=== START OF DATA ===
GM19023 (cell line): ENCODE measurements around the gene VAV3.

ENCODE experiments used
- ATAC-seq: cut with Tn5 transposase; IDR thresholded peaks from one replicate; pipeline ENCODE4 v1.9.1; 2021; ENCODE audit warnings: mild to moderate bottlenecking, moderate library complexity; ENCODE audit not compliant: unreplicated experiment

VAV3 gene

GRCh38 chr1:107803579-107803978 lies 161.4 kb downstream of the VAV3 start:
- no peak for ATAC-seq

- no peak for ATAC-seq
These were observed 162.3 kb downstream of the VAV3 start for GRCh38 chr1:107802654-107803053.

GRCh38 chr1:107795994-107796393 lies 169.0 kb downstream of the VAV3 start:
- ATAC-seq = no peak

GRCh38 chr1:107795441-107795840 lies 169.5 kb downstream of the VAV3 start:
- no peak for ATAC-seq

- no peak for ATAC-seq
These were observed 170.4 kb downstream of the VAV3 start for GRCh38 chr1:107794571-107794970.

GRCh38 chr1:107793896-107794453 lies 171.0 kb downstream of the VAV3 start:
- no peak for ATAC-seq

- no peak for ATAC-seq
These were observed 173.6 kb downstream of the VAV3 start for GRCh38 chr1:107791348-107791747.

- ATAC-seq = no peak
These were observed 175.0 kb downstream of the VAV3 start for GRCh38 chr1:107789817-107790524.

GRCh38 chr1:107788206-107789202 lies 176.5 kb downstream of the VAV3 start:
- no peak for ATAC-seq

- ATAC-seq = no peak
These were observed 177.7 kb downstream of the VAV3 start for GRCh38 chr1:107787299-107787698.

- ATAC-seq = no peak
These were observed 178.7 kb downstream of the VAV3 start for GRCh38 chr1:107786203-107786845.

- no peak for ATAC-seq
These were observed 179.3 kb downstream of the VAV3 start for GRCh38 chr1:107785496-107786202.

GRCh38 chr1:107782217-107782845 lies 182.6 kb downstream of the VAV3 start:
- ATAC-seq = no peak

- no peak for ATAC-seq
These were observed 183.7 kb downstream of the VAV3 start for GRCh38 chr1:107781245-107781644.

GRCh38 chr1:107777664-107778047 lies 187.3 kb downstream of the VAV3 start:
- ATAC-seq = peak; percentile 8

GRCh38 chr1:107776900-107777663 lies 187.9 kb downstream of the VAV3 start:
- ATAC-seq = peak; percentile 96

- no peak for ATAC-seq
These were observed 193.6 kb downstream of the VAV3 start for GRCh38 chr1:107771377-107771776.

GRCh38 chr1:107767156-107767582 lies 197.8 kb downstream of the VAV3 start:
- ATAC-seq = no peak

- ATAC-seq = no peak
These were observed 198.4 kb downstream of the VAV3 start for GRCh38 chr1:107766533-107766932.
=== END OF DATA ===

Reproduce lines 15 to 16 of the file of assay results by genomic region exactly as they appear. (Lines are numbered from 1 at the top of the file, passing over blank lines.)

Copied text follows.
GRCh38 chr1:107793896-107794453 lies 171.0 kb downstream of the VAV3 start:
- no peak for ATAC-seq